Roebuck "Pops" Staples - guitar, vocals; Mavis Staples - vocals; Cleotha Staples - vocals; Pervis Staples - vocals
Born in 1915, Pops Staples began his musical career as a solo blues guitarist performing at local dances and picnics in and around his home base of Winona, Mississippi. In the late 1930s, he began singing and playing with a gospel group, the Golden Trumpets, prior to relocating to Chicago, where he continued performing gospel music with Chicago's Trumpet Jubilees. In the late 1940s and early 1950s, Pops began including his two young daughters, Mavis and Cleotha, along with his son, Pervis, into his performances, and the Staple Singers were born. Early on, the group's material consisted mainly of plantation spirituals, blues, and gospel numbers, but by the late 1950s they were also embracing Civil Rights-oriented protest songs. By the mid 1960s, contemporary folk, rock, and soul songs all found there way into the Staples Singers repertoire, creating a genre all their own, often referred to as "soul-folk."
At the time of these performances, they had been recently signed to the Memphis-based Stax label. Their initial recordings for Stax featured the group backed by the legendary band, Booker T. & the MGs. The two albums released that year, Soul Folk in Action and We'll Get Over revealed the group to be adept at fusing a diverse range of existing styles into a sound unlike anyone else. This was also a time of rapid social changes in America, which the Staple Singers were deeply aware of.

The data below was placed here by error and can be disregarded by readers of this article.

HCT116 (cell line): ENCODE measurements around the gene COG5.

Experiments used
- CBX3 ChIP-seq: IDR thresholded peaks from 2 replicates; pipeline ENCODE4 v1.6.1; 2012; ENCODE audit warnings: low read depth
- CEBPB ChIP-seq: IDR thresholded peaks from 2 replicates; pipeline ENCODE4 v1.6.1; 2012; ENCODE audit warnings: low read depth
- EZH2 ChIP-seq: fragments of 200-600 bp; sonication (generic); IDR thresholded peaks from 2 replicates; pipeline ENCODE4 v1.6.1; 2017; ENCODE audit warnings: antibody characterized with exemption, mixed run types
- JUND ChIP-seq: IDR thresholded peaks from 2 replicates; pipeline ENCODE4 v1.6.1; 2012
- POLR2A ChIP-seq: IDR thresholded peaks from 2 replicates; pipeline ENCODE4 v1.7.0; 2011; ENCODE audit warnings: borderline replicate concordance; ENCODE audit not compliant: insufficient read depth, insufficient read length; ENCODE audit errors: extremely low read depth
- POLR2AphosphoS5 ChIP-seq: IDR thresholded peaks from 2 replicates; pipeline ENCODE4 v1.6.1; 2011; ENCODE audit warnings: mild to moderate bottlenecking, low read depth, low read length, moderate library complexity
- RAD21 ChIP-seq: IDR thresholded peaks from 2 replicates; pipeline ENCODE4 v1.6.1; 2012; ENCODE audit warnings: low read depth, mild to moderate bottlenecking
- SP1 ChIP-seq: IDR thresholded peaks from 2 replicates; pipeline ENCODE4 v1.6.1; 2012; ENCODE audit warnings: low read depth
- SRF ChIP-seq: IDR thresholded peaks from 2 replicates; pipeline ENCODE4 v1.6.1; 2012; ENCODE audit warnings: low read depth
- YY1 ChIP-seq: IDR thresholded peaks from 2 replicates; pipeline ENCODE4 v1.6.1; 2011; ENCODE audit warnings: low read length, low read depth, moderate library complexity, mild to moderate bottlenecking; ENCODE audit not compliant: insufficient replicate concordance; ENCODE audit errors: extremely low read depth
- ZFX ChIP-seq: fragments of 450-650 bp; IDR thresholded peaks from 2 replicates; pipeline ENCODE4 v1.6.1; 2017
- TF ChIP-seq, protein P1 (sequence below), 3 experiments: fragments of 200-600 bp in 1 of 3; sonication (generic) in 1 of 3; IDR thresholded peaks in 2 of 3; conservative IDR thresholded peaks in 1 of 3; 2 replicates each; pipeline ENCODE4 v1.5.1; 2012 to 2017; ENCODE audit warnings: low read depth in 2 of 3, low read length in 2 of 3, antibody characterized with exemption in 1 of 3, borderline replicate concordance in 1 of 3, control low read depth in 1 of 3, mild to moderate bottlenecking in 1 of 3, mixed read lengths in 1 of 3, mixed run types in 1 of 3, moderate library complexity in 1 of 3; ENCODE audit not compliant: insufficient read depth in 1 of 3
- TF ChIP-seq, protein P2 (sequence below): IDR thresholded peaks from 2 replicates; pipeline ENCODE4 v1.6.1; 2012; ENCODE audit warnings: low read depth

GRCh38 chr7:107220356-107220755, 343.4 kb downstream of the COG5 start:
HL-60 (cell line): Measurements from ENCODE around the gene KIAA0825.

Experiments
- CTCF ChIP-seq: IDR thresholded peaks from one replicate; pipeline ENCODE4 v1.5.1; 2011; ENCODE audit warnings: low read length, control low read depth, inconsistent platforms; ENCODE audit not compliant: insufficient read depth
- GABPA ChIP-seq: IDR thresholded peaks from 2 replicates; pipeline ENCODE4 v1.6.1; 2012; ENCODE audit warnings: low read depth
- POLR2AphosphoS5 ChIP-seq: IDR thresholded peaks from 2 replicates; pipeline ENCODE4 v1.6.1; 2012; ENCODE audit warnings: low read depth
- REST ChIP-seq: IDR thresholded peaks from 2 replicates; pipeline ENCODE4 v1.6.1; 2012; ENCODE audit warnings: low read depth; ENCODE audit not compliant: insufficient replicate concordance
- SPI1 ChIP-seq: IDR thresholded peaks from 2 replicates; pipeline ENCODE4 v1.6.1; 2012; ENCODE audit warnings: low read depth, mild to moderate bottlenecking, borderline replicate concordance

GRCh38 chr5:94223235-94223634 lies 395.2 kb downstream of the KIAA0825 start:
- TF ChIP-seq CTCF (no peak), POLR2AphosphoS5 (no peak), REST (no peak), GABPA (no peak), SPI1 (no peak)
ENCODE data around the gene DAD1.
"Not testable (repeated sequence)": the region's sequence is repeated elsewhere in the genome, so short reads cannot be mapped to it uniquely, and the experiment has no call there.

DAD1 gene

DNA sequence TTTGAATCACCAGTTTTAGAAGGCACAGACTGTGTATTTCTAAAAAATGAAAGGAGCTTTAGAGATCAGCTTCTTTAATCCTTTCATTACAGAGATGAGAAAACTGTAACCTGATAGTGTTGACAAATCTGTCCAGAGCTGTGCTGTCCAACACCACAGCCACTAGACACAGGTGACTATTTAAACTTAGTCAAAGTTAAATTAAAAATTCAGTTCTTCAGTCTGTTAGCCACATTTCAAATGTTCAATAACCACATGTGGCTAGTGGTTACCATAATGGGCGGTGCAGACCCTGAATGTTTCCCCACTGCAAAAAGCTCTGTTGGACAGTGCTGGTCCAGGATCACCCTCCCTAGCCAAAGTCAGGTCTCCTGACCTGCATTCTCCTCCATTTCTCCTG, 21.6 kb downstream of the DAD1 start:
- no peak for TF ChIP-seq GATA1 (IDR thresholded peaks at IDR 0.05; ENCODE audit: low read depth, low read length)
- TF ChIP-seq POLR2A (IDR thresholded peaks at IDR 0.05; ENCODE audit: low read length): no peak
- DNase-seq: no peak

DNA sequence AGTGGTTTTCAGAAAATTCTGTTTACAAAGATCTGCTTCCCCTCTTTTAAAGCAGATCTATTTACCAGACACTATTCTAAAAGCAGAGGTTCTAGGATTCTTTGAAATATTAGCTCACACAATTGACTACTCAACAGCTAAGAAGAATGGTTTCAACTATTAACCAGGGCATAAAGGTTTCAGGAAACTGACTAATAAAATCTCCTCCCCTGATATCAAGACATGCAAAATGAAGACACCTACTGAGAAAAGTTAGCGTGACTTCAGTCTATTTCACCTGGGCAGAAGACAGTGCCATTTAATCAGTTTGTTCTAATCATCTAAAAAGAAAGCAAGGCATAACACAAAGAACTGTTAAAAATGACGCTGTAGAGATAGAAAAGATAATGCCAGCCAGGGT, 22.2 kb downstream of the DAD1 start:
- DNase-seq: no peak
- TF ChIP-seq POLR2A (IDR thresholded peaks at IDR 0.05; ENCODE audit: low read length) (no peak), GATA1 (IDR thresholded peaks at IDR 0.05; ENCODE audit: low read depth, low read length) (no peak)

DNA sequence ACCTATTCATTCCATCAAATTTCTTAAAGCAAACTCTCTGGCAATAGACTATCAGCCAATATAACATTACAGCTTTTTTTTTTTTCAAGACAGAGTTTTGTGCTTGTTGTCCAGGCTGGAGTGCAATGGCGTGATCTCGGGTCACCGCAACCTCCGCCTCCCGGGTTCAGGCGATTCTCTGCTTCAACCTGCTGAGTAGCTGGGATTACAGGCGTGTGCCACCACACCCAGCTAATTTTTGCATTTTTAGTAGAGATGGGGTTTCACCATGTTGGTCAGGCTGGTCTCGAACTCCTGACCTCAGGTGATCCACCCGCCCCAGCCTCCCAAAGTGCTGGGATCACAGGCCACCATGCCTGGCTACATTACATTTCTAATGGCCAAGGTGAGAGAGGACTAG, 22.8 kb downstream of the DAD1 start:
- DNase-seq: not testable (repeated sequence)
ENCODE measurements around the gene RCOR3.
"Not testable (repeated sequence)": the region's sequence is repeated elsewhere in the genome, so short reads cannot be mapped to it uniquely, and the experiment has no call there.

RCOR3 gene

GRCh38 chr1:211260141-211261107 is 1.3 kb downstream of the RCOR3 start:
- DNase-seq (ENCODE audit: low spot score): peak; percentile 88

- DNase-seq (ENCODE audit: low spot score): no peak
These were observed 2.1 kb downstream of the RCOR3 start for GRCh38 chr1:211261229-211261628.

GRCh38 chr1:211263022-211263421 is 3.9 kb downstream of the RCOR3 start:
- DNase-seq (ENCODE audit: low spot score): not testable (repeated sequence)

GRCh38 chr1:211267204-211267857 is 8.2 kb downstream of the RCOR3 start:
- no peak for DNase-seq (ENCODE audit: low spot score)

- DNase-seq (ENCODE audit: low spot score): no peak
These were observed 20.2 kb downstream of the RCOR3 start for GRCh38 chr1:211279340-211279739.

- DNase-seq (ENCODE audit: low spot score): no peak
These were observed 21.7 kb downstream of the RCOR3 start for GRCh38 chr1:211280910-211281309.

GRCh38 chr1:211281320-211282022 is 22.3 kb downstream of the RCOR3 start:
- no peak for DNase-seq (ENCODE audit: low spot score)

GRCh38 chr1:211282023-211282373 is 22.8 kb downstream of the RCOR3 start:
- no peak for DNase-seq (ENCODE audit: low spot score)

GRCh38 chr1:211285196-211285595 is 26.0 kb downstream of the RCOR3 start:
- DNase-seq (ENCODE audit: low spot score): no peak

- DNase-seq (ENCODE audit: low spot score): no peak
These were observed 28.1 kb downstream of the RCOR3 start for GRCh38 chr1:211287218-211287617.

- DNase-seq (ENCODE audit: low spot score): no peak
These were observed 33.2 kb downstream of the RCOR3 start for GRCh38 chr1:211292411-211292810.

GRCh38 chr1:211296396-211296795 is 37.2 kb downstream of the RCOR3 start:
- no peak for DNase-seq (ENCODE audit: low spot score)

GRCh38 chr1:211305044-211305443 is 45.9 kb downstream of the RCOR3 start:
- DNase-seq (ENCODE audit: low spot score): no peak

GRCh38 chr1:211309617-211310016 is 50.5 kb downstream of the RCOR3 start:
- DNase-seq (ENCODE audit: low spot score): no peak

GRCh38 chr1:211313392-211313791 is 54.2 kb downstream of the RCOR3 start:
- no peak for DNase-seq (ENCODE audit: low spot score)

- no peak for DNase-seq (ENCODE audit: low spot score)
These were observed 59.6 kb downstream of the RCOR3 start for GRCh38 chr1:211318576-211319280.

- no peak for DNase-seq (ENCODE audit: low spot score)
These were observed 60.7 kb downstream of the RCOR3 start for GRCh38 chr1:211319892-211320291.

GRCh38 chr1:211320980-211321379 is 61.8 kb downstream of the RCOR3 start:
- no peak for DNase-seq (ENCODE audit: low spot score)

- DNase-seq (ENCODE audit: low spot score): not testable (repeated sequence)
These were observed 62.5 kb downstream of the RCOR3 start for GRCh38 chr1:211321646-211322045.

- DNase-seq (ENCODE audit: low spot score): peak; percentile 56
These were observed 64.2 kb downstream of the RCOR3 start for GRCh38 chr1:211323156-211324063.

These 1968 Fillmore Auditorium recordings, where the group performed on a bill that included jazz legend Rhaasan Roland Kirk and psychedelic-rock pioneers Love capture the Staple Singers at this pivotal time, bridging sacred and secular, modern and traditional into music with a message as powerful as its sound. Unlike their Stax releases that year, here the group is stripped down to the basic elements of emotive vocals backed only by the bluesy vibrato of Pops Staples' guitar. This makes these powerful performances all the more impressive.
The entire family was comprised of gifted ensemble vocalists, but, by this point, daughter Mavis was clearly the most outstanding singer in the group. Blessed with a rich and powerful contra-alto, her innate command of vocal phrasing and timbre manipulation exuded both spirituality and sensuality in equal measure.
Older gospel and blues numbers that established the group's early reputation are here, like "Freedom Highway," "See That My Grave Is Kept Clean," "Move Along Train," and the ecstatic "Help Me Jesus," which closes the set (this is unfortunately cut after 2 minutes here, but can be found in almost its 10-minute entirety on the recording of the previous night.) This set also includes soulful twists on classic folk songs like "If I Had A Hammer," "John Brown," and "Will The Circle Be Unbroken." But also check out the group's intriguing arrangement of the Buffalo Springfield anthem "For What It's Worth," which demonstrates that this group was quite adept at transforming a distinctive contemporary song and making it uniquely their own.
One need not be religious to appreciate the Staple Singers, as their true message focused on issues of equality and self-empowerment. Those issues resonated strongly with audiences and are clearly evident on these vintage Fillmore performances. The message and incredible vocal delivery remained consistent for decades to come and in 1972 they would finally gain international recognition, achieving a number one hit with "I'll Take You There." This was followed by the equally captivating "Respect Yourself," another Top 40 hit. But even at these Fillmore recordings, four years prior, the basic elements and message were firmly in place, giving this music the same universal appeal.